1. The IT problems turned out to be real. And they could be a real deterrent
After months of speculation, it turned out that warnings about incomplete verification systems and untested websites were right.
In most states, the Obamacare marketplaces were a failure to launch.
But most experts agreed that bumps were to be expected, given the exchanges' complexity and scope. "I wasn’t at all [shocked] that there were glitches and hiccups," Larry Levitt of the Kaiser Family Foundation told me. "It would have been surprising if there weren't technical glitches in the launch of the health exchanges," agreed Chas Roades, the Advisory Board's Chief Research Officer.
"This surely ranks as one of the largest health IT projects the federal government has ever undertaken."
Many of the problems centered on healthcare.gov, the nexus for the 36 states that opted not to field their own insurance exchanges or asked the federal government to take on some operational responsibility.
And that's why it’s worth a reminder: When the ACA was passed, federal officials didn’t plan to run health insurance exchanges for 36 states—let alone any state. The conventional wisdom was that Democrats who supported the Affordable Care Act would welcome new tools and funds to expand health coverage, while Republican governors who believed in states’ rights would want the responsibility of running an exchange too.
But state lawmakers wavered on the cost and complexity of operating the new marketplaces, and the list of who would be responsible for operating which exchanges wasn’t finalized until less than a year ago. That created a huge time crunch, especially given the unparalleled challenges in coordinating the systems.
Don't judge the exchanges' fate too soon: Join us for a conversation on November 15 as our experts perform a pulse check on Obamacare.
Ultimately, the glitches may not mean much if the exchange software is quickly fixed; the enrollment process for next year runs through March, and the White House could probably extend it if necessary.
However, every day that the websites remain glitchy is another day when the most motivated customers—who are disproportionately older, sicker, and traditionally more difficult to insure—make the extra effort to seek out coverage, either by waiting through the exchanges' glitches or applying offline. And it's another day that the younger and healthier Americans who don't need insurance as much—but who the White House needs to balance the risk pool and keep premiums down—are likely to be deterred from signing up.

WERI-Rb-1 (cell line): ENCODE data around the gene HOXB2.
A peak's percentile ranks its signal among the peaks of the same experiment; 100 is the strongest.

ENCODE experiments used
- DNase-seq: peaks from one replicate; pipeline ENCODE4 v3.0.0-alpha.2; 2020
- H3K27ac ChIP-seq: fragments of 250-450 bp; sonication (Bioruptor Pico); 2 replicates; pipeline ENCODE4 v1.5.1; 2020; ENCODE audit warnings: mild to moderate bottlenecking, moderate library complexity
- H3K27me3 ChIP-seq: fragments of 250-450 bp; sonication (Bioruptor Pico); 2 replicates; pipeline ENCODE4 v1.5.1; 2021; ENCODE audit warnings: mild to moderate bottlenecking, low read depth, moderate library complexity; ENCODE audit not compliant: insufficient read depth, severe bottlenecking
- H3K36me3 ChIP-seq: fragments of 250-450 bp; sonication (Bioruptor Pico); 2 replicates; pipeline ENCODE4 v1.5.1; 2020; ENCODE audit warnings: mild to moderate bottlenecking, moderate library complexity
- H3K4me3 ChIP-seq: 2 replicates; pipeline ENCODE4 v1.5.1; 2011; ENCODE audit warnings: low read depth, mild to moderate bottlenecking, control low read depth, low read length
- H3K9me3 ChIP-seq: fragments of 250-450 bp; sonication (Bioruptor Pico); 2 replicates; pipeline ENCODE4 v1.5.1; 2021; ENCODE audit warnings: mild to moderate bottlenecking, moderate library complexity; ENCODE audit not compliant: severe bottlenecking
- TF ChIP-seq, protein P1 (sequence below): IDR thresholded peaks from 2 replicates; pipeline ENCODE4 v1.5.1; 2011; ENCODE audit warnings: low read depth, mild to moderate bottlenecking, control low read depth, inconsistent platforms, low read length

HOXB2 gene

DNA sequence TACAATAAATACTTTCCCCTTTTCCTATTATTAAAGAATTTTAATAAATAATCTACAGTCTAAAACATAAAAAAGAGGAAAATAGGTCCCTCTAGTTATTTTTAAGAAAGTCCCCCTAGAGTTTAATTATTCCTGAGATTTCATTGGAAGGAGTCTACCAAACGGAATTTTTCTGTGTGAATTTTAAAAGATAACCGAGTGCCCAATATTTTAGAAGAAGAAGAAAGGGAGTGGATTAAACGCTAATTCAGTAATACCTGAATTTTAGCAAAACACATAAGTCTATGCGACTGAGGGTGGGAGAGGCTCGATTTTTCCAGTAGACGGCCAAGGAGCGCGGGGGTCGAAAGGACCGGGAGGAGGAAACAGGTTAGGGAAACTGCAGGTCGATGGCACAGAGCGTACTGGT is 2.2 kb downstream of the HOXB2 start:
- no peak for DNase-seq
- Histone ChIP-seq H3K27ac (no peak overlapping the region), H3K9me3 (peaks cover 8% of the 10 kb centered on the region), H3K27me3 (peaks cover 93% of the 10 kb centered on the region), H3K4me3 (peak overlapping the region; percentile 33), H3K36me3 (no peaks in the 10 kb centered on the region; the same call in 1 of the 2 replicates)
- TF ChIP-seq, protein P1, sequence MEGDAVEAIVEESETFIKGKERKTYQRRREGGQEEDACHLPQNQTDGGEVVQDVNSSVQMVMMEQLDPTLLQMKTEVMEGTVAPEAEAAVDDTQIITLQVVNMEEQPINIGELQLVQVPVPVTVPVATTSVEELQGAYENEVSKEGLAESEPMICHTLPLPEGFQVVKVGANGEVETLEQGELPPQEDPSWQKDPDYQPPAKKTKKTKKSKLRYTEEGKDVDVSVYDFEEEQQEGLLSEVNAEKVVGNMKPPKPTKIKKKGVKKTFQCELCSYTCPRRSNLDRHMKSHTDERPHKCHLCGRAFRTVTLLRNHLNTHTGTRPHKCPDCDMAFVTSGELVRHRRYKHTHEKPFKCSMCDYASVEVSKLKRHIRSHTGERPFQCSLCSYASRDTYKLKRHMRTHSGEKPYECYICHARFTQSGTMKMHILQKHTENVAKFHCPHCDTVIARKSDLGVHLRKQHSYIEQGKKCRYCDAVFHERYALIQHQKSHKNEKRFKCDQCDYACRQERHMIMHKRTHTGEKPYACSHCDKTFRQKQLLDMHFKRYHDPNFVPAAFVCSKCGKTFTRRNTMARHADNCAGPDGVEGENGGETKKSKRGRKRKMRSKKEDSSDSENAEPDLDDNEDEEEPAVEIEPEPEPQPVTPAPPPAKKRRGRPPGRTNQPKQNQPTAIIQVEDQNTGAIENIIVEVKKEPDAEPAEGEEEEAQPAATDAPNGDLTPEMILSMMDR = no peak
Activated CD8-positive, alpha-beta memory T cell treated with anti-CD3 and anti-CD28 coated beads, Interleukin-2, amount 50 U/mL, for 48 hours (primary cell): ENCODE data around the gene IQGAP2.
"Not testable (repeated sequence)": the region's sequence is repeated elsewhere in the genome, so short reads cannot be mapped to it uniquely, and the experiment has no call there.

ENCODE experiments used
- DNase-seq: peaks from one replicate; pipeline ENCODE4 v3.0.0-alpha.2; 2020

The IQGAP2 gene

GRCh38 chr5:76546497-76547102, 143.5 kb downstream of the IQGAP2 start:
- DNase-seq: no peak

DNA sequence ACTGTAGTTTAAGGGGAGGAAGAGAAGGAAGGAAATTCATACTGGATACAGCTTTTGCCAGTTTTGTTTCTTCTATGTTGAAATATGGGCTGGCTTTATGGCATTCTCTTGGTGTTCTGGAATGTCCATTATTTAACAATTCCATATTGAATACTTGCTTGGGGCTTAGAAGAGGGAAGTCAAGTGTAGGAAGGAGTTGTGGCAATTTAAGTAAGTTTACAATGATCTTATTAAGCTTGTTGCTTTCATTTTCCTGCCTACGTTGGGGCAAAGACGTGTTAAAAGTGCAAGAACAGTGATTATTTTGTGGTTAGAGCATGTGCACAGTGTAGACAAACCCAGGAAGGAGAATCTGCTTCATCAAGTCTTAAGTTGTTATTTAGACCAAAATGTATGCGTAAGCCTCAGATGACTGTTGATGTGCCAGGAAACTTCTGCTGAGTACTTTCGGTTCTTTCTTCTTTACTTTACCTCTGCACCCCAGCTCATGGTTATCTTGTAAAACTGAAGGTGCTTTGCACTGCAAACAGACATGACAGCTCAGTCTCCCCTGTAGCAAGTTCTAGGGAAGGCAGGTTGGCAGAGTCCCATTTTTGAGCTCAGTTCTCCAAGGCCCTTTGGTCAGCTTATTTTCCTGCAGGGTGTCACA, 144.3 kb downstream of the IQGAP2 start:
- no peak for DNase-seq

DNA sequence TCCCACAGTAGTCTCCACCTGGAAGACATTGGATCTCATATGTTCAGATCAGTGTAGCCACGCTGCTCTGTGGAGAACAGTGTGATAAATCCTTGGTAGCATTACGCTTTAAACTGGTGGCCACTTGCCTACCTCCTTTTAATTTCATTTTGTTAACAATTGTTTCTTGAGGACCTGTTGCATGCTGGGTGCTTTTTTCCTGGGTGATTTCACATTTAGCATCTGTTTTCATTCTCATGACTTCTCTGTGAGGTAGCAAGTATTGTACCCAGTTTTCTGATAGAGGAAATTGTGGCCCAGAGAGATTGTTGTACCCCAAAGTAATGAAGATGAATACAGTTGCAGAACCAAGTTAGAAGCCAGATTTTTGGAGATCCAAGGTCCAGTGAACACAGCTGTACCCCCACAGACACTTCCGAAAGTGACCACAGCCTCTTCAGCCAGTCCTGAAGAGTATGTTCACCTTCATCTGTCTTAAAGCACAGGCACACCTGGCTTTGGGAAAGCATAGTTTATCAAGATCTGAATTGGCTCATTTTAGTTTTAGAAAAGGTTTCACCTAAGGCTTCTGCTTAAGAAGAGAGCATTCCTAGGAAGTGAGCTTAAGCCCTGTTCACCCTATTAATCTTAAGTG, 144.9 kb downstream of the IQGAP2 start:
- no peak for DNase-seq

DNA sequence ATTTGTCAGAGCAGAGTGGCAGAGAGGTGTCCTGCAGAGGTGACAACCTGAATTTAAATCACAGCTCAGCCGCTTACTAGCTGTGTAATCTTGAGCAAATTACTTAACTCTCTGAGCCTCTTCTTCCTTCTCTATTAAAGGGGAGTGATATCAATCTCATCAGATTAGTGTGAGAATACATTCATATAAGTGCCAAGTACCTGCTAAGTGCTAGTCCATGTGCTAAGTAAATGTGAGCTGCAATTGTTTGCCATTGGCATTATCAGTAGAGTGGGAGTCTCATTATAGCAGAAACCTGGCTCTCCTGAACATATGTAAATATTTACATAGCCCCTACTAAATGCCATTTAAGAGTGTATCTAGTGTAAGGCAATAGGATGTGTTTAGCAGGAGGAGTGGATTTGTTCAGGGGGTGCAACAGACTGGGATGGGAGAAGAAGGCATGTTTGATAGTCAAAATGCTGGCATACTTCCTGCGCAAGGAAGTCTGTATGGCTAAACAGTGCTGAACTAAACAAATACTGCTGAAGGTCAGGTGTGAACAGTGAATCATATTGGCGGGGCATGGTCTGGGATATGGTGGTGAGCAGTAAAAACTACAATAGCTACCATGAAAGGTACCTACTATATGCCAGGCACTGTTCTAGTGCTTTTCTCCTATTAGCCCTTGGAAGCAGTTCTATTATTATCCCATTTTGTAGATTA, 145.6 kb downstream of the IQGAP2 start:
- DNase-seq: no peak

2. We might not know enrollment numbers for some time
Federal officials keep touting the robust Web traffic numbers to healthcare.gov, but refuse to release total enrollment figures—even though reporters have increasingly clamored for data.
One reason for the reticence might be that the number of enrollees is probably quite small, partly because of the websites' problems. "I'd characterize the enrollments as a trickle rather than a wave at this early stage," one Cigna executive told the Wall Street Journal’s Christopher Weaver.
But despite the building pressure on HHS to reveal how many people have signed up for coverage through the federal exchanges, it’s hard to find a precedent for the agency offering near real-time enrollment data.
Keep in mind that when Medicare Part D began enrollment on Nov. 15, 2005, HHS didn’t release any enrollment figures until Dec. 22, 2005—five weeks later.
That was a different time, certainly, with a much slower news cycle. But while some experts believe that the current media pressure will force federal officials’ hand, one industry analyst suggested that there’s no compelling reason for HHS to abandon its plan of releasing data at some point in November.
And with government staffers already stretched thin because of the shutdown—even Freedom of Information Act (FOIA) requests have been put on hold—there’s even more reason for HHS staffers to hunker down and ride out the media storm.
3. Other big changes in health care got completely overlooked
Even within the health care industry, the exchange launch eclipsed all other news, blotting out nearly every other story this week.
However, Daily Briefing readers know—right?—that October 1 was the start of a new fiscal year. That meant that several major changes to how providers get paid—readmissions penalties ticked up, Medicare revised its value-based purchasing (VBP) methodology, and Medicaid cut $500 million in disproportionate share hospital (DSH) payments—went into effect on Tuesday.
And in the short-term, some of those provisions carry considerable weight over whether the ACA will achieve its promise of making care more affordable, by pushing providers to become more efficient and focus on value-based care.
"High deductibles, narrow networks, reduced pricing—all of these will be trends to watch for providers in the months ahead."
4. What providers should be watching: Deductibles and networks
There's much more to focus on than the website errors, observers agreed. And many industry analysts are now pouring through the rates and plans offered in the federal exchanges, trying to answer new questions on coverage and affordability.
"What matters for providers isn't this week's stories of slow websites and computer glitches," Roades said. "Ultimately all of that will get sorted out."
“The big questions for providers are, who will buy insurance once the exchanges are working?” he added. “And what impact will the exchanges have on pricing and benefit levels across the entire universe of commercial insurance plans?”
“High deductibles, narrow networks, reduced pricing—all of these will be trends to watch for providers in the months ahead.”